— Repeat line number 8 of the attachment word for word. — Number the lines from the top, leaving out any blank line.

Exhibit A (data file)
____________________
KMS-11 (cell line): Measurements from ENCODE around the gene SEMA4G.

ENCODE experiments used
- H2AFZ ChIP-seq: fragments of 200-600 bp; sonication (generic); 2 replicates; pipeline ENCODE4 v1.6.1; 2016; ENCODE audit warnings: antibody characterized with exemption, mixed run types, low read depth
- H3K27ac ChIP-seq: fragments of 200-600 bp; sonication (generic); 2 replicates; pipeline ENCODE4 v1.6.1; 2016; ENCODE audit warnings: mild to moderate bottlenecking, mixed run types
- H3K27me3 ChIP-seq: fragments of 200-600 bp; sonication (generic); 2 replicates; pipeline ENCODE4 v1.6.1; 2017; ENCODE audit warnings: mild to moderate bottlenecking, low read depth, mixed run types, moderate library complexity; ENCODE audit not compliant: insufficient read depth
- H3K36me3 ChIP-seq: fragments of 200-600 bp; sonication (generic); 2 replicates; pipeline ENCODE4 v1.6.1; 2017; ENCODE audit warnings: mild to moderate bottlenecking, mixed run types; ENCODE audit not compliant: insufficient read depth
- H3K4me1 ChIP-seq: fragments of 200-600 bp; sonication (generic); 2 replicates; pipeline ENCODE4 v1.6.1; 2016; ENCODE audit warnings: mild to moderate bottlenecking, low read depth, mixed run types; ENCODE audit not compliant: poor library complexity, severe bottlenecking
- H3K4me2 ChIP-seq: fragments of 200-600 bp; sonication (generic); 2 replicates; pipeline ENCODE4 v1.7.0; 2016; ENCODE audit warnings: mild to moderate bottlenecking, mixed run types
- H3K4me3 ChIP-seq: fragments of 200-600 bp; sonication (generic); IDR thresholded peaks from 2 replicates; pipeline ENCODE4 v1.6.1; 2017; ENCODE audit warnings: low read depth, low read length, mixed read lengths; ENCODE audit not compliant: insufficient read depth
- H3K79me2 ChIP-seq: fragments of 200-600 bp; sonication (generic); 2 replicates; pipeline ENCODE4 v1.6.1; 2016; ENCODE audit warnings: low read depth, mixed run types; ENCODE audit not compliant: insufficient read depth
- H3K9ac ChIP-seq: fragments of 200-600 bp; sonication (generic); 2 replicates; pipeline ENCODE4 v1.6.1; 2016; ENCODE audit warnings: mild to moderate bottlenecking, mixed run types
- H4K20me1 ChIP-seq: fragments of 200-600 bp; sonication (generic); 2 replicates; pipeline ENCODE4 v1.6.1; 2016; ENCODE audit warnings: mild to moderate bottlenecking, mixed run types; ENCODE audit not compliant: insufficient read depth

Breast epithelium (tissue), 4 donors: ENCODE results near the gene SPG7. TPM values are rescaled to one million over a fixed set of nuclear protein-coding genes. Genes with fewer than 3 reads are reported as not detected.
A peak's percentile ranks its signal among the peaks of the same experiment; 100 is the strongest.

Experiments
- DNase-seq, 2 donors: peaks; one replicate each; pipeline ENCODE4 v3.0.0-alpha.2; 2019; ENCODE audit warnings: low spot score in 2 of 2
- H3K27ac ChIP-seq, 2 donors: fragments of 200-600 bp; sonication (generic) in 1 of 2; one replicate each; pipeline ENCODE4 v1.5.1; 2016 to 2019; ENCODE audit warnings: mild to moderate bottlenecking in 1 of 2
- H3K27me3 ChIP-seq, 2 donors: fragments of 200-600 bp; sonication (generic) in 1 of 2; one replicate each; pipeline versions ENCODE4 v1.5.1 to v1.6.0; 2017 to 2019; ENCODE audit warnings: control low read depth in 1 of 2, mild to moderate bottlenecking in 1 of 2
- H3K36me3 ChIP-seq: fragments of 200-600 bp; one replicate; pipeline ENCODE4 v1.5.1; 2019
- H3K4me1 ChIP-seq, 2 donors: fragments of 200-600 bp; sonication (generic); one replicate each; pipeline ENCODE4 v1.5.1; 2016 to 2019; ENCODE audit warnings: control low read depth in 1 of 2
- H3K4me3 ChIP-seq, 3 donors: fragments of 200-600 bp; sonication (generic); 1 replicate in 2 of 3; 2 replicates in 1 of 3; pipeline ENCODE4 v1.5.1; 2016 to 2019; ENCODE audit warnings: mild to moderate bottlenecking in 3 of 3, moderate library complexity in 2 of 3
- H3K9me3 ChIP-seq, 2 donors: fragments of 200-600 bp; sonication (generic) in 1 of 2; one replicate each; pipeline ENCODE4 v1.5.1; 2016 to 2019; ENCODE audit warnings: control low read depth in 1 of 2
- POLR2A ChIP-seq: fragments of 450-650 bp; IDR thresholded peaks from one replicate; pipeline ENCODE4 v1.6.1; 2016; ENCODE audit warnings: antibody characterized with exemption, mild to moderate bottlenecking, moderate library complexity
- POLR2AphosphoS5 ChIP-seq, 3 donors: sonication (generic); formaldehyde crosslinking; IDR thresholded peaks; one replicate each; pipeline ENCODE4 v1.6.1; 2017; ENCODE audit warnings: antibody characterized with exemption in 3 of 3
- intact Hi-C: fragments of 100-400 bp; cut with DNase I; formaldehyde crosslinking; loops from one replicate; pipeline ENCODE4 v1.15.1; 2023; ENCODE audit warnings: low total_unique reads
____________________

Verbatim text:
- H3K4me2 ChIP-seq: fragments of 200-600 bp; sonication (generic); 2 replicates; pipeline ENCODE4 v1.7.0; 2016; ENCODE audit warnings: mild to moderate bottlenecking, mixed run types